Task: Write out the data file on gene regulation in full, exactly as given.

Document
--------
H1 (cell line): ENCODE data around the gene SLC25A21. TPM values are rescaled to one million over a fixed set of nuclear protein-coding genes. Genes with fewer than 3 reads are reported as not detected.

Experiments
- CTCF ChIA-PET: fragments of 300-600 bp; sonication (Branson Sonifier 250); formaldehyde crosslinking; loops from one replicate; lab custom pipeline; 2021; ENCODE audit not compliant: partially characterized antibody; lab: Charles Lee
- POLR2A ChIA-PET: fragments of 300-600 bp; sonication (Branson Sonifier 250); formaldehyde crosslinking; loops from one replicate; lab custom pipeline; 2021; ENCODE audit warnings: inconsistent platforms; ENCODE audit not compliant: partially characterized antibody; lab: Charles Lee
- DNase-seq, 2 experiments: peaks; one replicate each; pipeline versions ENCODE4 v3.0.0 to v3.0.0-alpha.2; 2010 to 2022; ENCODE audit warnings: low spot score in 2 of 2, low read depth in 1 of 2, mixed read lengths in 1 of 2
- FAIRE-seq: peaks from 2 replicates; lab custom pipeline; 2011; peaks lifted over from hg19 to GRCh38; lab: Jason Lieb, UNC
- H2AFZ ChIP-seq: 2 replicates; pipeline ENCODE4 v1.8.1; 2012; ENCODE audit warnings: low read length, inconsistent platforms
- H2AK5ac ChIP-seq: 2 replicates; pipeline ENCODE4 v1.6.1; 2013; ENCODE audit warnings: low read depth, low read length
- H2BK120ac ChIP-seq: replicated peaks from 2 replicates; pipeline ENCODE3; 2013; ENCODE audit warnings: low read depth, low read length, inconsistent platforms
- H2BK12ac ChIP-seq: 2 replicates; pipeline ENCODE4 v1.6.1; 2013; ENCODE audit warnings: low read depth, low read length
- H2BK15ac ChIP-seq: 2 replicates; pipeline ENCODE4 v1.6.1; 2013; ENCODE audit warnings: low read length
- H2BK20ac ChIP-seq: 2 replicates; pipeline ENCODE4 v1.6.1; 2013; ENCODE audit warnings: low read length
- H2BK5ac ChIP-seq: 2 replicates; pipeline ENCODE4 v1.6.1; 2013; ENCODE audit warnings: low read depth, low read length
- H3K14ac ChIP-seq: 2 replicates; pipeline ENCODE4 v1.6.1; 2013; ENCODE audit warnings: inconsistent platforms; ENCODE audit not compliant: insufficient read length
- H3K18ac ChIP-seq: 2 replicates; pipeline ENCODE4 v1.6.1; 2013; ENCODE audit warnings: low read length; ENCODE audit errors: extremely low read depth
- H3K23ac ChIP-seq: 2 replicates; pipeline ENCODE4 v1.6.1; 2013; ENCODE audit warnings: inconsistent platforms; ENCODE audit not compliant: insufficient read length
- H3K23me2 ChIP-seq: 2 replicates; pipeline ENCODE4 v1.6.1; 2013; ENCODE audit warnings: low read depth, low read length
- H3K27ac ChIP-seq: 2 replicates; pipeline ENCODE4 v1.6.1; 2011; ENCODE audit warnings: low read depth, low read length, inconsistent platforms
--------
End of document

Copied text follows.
H1 (cell line): ENCODE data around the gene SLC25A21. TPM values are rescaled to one million over a fixed set of nuclear protein-coding genes. Genes with fewer than 3 reads are reported as not detected.

Experiments
- CTCF ChIA-PET: fragments of 300-600 bp; sonication (Branson Sonifier 250); formaldehyde crosslinking; loops from one replicate; lab custom pipeline; 2021; ENCODE audit not compliant: partially characterized antibody; lab: Charles Lee
- POLR2A ChIA-PET: fragments of 300-600 bp; sonication (Branson Sonifier 250); formaldehyde crosslinking; loops from one replicate; lab custom pipeline; 2021; ENCODE audit warnings: inconsistent platforms; ENCODE audit not compliant: partially characterized antibody; lab: Charles Lee
- DNase-seq, 2 experiments: peaks; one replicate each; pipeline versions ENCODE4 v3.0.0 to v3.0.0-alpha.2; 2010 to 2022; ENCODE audit warnings: low spot score in 2 of 2, low read depth in 1 of 2, mixed read lengths in 1 of 2
- FAIRE-seq: peaks from 2 replicates; lab custom pipeline; 2011; peaks lifted over from hg19 to GRCh38; lab: Jason Lieb, UNC
- H2AFZ ChIP-seq: 2 replicates; pipeline ENCODE4 v1.8.1; 2012; ENCODE audit warnings: low read length, inconsistent platforms
- H2AK5ac ChIP-seq: 2 replicates; pipeline ENCODE4 v1.6.1; 2013; ENCODE audit warnings: low read depth, low read length
- H2BK120ac ChIP-seq: replicated peaks from 2 replicates; pipeline ENCODE3; 2013; ENCODE audit warnings: low read depth, low read length, inconsistent platforms
- H2BK12ac ChIP-seq: 2 replicates; pipeline ENCODE4 v1.6.1; 2013; ENCODE audit warnings: low read depth, low read length
- H2BK15ac ChIP-seq: 2 replicates; pipeline ENCODE4 v1.6.1; 2013; ENCODE audit warnings: low read length
- H2BK20ac ChIP-seq: 2 replicates; pipeline ENCODE4 v1.6.1; 2013; ENCODE audit warnings: low read length
- H2BK5ac ChIP-seq: 2 replicates; pipeline ENCODE4 v1.6.1; 2013; ENCODE audit warnings: low read depth, low read length
- H3K14ac ChIP-seq: 2 replicates; pipeline ENCODE4 v1.6.1; 2013; ENCODE audit warnings: inconsistent platforms; ENCODE audit not compliant: insufficient read length
- H3K18ac ChIP-seq: 2 replicates; pipeline ENCODE4 v1.6.1; 2013; ENCODE audit warnings: low read length; ENCODE audit errors: extremely low read depth
- H3K23ac ChIP-seq: 2 replicates; pipeline ENCODE4 v1.6.1; 2013; ENCODE audit warnings: inconsistent platforms; ENCODE audit not compliant: insufficient read length
- H3K23me2 ChIP-seq: 2 replicates; pipeline ENCODE4 v1.6.1; 2013; ENCODE audit warnings: low read depth, low read length
- H3K27ac ChIP-seq: 2 replicates; pipeline ENCODE4 v1.6.1; 2011; ENCODE audit warnings: low read depth, low read length, inconsistent platforms